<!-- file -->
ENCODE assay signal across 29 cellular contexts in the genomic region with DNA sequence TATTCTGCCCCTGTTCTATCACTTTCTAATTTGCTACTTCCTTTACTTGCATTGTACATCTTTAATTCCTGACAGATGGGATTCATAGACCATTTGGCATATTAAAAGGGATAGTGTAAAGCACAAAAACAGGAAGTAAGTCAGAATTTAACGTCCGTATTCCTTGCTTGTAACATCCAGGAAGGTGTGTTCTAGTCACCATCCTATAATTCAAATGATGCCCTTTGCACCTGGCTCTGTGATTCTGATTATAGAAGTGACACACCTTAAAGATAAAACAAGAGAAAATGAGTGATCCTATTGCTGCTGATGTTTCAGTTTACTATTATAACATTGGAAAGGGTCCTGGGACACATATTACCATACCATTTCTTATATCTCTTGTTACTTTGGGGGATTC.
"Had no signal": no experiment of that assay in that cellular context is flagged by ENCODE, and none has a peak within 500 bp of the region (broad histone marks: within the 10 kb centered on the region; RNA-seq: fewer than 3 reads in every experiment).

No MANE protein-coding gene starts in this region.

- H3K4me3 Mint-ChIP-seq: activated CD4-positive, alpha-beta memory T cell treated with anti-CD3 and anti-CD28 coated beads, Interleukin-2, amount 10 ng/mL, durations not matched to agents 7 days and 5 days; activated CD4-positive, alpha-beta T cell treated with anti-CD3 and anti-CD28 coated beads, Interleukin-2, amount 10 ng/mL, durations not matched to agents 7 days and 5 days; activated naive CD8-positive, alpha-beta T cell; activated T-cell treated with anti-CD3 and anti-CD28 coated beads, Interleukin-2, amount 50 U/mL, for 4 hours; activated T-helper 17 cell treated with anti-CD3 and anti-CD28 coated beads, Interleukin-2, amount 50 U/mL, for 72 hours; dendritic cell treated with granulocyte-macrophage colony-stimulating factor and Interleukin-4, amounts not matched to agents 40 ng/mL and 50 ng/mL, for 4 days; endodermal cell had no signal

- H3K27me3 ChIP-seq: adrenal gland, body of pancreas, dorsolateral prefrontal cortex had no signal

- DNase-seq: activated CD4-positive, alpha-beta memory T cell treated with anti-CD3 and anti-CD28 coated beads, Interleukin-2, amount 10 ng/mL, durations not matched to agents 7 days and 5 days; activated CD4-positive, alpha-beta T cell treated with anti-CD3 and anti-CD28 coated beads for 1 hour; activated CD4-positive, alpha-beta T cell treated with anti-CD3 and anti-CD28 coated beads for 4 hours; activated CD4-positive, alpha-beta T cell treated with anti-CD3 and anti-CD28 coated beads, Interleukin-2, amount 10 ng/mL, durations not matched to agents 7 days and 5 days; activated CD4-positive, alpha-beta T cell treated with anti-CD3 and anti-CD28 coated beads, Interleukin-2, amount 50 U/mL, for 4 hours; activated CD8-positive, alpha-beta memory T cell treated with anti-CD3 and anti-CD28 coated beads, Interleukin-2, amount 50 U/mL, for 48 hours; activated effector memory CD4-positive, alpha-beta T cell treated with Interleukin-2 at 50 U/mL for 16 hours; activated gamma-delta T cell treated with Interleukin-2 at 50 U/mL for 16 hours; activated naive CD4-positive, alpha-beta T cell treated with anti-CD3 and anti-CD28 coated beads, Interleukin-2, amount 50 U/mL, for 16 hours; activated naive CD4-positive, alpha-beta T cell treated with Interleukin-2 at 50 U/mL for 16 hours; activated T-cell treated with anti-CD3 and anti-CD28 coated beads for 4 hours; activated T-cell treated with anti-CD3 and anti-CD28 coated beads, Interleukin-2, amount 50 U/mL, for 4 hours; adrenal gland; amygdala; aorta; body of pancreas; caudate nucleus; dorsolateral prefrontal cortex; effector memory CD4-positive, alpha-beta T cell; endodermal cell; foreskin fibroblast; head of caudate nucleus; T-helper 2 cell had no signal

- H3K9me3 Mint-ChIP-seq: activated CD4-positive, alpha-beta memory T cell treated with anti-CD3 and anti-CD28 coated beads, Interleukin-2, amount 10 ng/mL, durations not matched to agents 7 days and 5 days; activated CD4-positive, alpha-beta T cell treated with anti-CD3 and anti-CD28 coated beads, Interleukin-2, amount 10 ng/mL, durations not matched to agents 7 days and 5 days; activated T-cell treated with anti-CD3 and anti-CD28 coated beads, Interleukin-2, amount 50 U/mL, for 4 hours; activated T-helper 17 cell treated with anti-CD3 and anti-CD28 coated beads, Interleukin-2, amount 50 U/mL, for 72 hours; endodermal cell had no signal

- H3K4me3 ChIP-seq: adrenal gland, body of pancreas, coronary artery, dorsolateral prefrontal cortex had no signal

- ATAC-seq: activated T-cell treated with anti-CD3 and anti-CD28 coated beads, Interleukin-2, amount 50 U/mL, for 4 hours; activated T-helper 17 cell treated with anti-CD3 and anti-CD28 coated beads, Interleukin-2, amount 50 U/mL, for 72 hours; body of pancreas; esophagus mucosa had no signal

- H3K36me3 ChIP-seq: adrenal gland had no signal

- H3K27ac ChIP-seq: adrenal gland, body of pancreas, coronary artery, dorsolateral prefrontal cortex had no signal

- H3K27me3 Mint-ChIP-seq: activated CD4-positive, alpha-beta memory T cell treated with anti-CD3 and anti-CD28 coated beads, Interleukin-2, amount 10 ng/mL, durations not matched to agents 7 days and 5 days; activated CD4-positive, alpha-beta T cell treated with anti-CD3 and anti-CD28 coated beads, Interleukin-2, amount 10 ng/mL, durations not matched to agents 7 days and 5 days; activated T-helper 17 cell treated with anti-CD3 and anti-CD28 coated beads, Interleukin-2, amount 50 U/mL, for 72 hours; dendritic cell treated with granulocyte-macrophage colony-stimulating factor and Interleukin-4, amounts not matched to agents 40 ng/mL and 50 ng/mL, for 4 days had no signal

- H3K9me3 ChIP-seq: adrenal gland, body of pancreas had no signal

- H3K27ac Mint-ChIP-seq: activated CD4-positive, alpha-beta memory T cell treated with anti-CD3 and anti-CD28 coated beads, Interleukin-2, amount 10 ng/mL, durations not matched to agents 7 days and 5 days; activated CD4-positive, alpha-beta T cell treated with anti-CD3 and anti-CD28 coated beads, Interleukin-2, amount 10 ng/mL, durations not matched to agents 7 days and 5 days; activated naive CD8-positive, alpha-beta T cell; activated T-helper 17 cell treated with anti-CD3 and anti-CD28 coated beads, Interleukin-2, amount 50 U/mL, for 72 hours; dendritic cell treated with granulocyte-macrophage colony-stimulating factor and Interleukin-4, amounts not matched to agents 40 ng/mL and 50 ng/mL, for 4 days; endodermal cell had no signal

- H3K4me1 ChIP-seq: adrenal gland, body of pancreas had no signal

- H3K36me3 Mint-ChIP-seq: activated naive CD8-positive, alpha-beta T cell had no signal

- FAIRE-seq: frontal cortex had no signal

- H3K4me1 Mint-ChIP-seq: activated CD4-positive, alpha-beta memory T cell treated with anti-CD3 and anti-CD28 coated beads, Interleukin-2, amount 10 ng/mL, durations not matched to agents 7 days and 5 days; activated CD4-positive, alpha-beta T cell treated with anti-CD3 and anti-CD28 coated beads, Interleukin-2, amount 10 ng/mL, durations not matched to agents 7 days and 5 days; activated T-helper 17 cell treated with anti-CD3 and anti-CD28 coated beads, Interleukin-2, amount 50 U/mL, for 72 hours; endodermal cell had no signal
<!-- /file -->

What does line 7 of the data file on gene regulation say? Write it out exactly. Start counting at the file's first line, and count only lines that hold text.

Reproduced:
- H3K9me3 Mint-ChIP-seq: activated CD4-positive, alpha-beta memory T cell treated with anti-CD3 and anti-CD28 coated beads, Interleukin-2, amount 10 ng/mL, durations not matched to agents 7 days and 5 days; activated CD4-positive, alpha-beta T cell treated with anti-CD3 and anti-CD28 coated beads, Interleukin-2, amount 10 ng/mL, durations not matched to agents 7 days and 5 days; activated T-cell treated with anti-CD3 and anti-CD28 coated beads, Interleukin-2, amount 50 U/mL, for 4 hours; activated T-helper 17 cell treated with anti-CD3 and anti-CD28 coated beads, Interleukin-2, amount 50 U/mL, for 72 hours; endodermal cell had no signal